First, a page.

Wednesday, January 21, 2009

The Death of Liberal Arts

I have a soft spot for a liberal arts education. Not just because I have one - my undergrad degree, with a history major and philosophy/poli-sci minor is practically worthless in terms of real world application. I actually think that part of being a well adjusted human being is having a broader perspective on the world than just knowing how to make a living. Insight into the human condition, in all its manifest forms, is a good thing, particularly since said condition effects everything from politics to economics to crime to entertainment.

Anyway, apparently, the old fashioned liberal arts education is on its last legs. In his column this week at the New York Times, Stanley Fish relates the thesis of a new book on higher education that says that the concerns about the demise of a liberal arts education have been overtaken by the reality of its demise:

[Frank] Donoghue [author of The Last Professors: The Corporate University and the Fate of the Humanities] begins by challenging the oft-repeated declaration that liberal arts education in general and the humanities in particular face a crisis, a word that suggests an interruption of a normal state of affairs and the possibility of restoring the natural order of things.

'Such a vision of restored stability,' says Donoghue, 'is a delusion' because the conditions to which many seek a return – healthy humanities departments populated by tenure-track professors who discuss books with adoring students in a cloistered setting – have largely vanished. Except in a few private wealthy universities (functioning almost as museums), the splendid and supported irrelevance of humanist inquiry for its own sake is already a thing of the past. In 'two or three generations,' Donoghue predicts, 'humanists . . . will become an insignificant percentage of the country’s university instructional workforce.'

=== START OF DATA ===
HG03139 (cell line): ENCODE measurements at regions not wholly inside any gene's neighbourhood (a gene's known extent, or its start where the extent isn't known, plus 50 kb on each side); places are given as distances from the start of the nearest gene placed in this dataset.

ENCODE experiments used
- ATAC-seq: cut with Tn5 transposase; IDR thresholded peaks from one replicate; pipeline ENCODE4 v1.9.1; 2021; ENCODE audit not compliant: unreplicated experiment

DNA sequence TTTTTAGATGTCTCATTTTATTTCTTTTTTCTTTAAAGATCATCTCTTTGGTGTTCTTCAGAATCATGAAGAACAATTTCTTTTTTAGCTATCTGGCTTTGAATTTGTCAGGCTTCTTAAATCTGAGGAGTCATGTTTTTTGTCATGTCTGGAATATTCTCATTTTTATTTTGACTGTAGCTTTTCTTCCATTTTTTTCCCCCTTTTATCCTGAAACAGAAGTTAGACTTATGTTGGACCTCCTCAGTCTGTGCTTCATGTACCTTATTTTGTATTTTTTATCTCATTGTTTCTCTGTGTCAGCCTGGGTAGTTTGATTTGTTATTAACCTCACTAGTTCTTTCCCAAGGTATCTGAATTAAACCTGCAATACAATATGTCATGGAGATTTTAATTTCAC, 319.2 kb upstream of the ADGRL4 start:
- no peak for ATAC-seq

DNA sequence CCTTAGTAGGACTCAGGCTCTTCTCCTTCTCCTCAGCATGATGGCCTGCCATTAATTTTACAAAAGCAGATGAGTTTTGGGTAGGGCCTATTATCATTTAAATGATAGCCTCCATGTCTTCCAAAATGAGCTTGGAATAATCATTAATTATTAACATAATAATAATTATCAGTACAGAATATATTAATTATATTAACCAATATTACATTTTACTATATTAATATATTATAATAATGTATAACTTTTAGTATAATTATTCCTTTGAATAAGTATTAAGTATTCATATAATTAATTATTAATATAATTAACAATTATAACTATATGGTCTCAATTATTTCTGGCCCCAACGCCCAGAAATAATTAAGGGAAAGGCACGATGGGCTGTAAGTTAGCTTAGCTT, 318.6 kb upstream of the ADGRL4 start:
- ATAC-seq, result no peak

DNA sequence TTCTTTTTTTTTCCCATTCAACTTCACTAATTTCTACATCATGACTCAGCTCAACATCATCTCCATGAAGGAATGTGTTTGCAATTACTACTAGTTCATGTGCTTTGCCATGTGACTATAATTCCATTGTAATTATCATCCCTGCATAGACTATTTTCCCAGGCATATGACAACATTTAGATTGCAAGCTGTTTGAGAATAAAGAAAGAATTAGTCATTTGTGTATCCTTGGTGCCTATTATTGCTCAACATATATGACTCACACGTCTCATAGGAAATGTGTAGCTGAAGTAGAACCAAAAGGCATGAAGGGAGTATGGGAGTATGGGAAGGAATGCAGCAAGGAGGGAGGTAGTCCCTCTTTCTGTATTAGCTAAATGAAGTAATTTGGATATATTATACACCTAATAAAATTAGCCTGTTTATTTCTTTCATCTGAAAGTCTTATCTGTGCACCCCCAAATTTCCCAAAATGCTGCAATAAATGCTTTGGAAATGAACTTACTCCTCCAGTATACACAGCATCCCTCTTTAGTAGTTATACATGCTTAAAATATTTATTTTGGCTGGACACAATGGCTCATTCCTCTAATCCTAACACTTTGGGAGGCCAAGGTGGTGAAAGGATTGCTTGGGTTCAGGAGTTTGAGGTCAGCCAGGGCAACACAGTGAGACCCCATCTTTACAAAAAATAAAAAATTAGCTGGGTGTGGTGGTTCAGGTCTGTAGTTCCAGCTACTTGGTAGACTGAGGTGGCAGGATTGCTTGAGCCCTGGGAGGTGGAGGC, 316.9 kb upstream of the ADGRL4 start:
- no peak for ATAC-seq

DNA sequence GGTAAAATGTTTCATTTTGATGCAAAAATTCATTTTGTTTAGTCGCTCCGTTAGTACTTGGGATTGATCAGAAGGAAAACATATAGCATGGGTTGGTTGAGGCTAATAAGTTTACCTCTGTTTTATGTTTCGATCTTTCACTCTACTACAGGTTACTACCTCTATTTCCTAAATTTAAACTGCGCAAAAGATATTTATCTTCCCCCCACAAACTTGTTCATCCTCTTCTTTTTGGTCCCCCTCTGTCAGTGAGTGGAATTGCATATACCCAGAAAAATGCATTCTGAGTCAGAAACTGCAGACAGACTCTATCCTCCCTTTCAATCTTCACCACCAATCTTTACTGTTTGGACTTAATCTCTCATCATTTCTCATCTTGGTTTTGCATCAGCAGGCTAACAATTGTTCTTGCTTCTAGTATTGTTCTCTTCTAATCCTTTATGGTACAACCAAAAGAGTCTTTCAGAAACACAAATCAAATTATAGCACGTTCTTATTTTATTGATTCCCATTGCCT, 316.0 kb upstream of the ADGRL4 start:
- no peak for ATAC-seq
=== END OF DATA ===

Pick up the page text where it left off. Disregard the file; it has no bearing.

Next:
The culprits Donoghue trace back to Andrew Carnegie, who in 1891 praised the graduates of a business college for
being 'fully occupied in obtaining a knowledge of shorthand and typewriting' rather than wasting time 'upon dead languages.'
That runs to the modern development of online (and offline) universities for profit that specialize in career-oriented training rather than book learning.

I can understand why the market has developed a bias in favor of "practical" college education. At one time, a high school education produced people able to step right into the workforce. A higher education was just that - something above and beyond what most folks needed to make a living and lead a good life. That's all changed, partly because of technology issues and partly because of how badly secondary schools prepare students for the world.

In a way, the decline in the liberal arts focus is the end product of the "teach the test" mentality. Literature, philosophy, history and the like often aren't on the "test" of life, at least not obviously. I can't blame people for sidestepping them. Doesn't mean I can't mourn the loss, though.

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